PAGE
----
Morabito N, et al. Effects of genistein and hormone-replacement therapy on bone loss in early postmenopausal women: a randomized double-blind placebo-controlled study. J Bone Miner Res 2002;17:1904-1912.

Nutritional supplement effective against bipolar disorder
Fourteen patients (aged 19-46 years) with a DSM-IV diagnosis of bipolar disorder, who were taking a mean of 2.7 psychotropic medications each, were treated for 6 months with a broad-based nutritional supplement (E.M. Power+), containing the following (daily doses): vitamin A (3,333 IU), vitamin C (250 mg), vitamin D (400 IU), vitamin E (100 IU), thiamine (5 mg), riboflavin (5.5 mg), niacinamide (25 mg), pyridoxine (7 mg), folic acid (400 mcg), vitamin B12 (250 mcg), biotin (25 mcg), pantothenic acid (6 mg), calcium (550 mg), magnesium (250 mg), iron (6 mg), phosphorus (350 mg), iodine (75 mcg), zinc (20 mg), selenium (100 mcg), copper (3 mg), manganese (4 mg), chromium (250 mcg), molybdenum (66 mcg), potassium (100 mg), and a proprietary blend (doses not specified) of DL-phenylalanine, L-glutamine, citrus bioflavonoids, grape seeds, choline, inositol, Ginkgo biloba, L-methionine, germanium, boron, vanadium, and nickel.

At baseline and periodically thereafter, patients were assessed with the Hamilton Rating Scale for Depression (HAM-D), the Brief Psychiatric Rating Scale (BPRS), and the Young Mania Rating Scale (YMRS). For the 11 patients who completed the trial, the mean HAM-D decreased (improved) from 19.0 at baseline to 5.4 at the last visit (71% improvement; p < 01); the mean BPRS score decreased (improved) by 79%; p < 0.05); the mean YMRS score decreased (improved) by 60% (p < 0.01); and the need for psychotropic medications decreased by 63% (p < 0.01). In two cases, the supplement replaced psychotropic medication and the patients remained well. The only reported side effect was nausea, which was infrequent, minor, and transient. In general, improvement began within two weeks of starting the nutritional supplement.

Comment: This open-label study suggests that a broad-spectrum nutritional supplement can reduce the severity of illness in some patients with bipolar disorder. Although there was no control group in this study, the magnitude of the improvement was greater than one might expect from a placebo effect alone. Other investigators have also found this supplement to be effective for bipolar disorder (J Clin Psychiatry 2001;62:933-935). This product should be used cautiously, as it may potentiate the effect of antipsychotic drugs, possibly increasing their toxicity. Additional research is needed to determine the optimal way to transition patients from psychotropic drugs to nutritional therapy. E.M. Power+ was originally manufactured by Evince International; it is currently manufactured by Synergy Group of Canada (1-888-878-3467). The monthly retail cost is $68.00.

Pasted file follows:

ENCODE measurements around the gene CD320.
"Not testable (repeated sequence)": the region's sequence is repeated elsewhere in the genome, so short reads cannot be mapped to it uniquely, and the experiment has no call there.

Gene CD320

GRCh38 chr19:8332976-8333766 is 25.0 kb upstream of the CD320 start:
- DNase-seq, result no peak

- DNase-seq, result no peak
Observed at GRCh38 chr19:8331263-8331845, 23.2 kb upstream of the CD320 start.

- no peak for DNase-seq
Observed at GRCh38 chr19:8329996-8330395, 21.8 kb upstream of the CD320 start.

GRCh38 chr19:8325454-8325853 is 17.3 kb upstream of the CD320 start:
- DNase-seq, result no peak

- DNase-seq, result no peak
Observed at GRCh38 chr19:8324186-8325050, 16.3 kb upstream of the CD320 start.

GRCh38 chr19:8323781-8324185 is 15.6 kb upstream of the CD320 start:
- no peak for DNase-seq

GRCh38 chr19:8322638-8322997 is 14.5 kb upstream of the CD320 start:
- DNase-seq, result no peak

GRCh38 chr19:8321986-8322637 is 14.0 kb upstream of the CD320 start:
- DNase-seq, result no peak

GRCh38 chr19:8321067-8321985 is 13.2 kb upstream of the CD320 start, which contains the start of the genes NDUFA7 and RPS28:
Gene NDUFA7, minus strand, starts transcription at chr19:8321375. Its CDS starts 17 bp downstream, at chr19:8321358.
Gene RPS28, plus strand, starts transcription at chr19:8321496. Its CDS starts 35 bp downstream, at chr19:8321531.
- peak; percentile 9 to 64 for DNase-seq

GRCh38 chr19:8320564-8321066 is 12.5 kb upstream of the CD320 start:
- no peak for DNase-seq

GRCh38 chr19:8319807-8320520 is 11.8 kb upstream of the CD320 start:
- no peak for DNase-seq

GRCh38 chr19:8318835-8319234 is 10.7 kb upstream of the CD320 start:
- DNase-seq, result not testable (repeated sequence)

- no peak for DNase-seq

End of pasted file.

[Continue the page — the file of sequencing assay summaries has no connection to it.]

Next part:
Kaplan BJ, et al. Effective mood stabilization with a chelated mineral supplement: an open-label trial in bipolar disorder. J Clin Psychiatry 2001;62:936-944.

Breast-feeding reduces risk of obesity
A population-based sample of 32,200 Scottish children was studied at age 39-42 months. The prevalence of obesity (defined as body mass index [BMI] at or above the 95th percentile) was 9.1% in those who had been formula-fed and 7.2% in those who had been breast-fed. The prevalence of obesity was 20.8% lower in children who had been breast-fed than in those who had been formula-fed. After adjustment for birthweight, gender, and socioeconomic status, the risk of obesity was significantly lower by 28% in breast-fed children than in formula-fed children.

Comment: These results suggest that breast-feeding reduces the risk of becoming obese later in childhood. Although the mechanism by which breast-feeding might prevent obesity is not known, there are several possible explanations. First, the higher content of docosahexaenoic acid (DHA) in human milk than in infant formulas may promote better development of the brain, including the area in the hypothalamus that controls appetite. Second, as many formulas contain refined sugars, feeding such formulas might promote the development of reactive hypoglycemia, resulting in cravings for refined carbohydrates. Third, infants who experience the comfort of the breast might be less likely to seek substitute forms of comfort, such as overeating. Whatever the mechanism, this study provides one more reason for mothers to breast-feed their babies.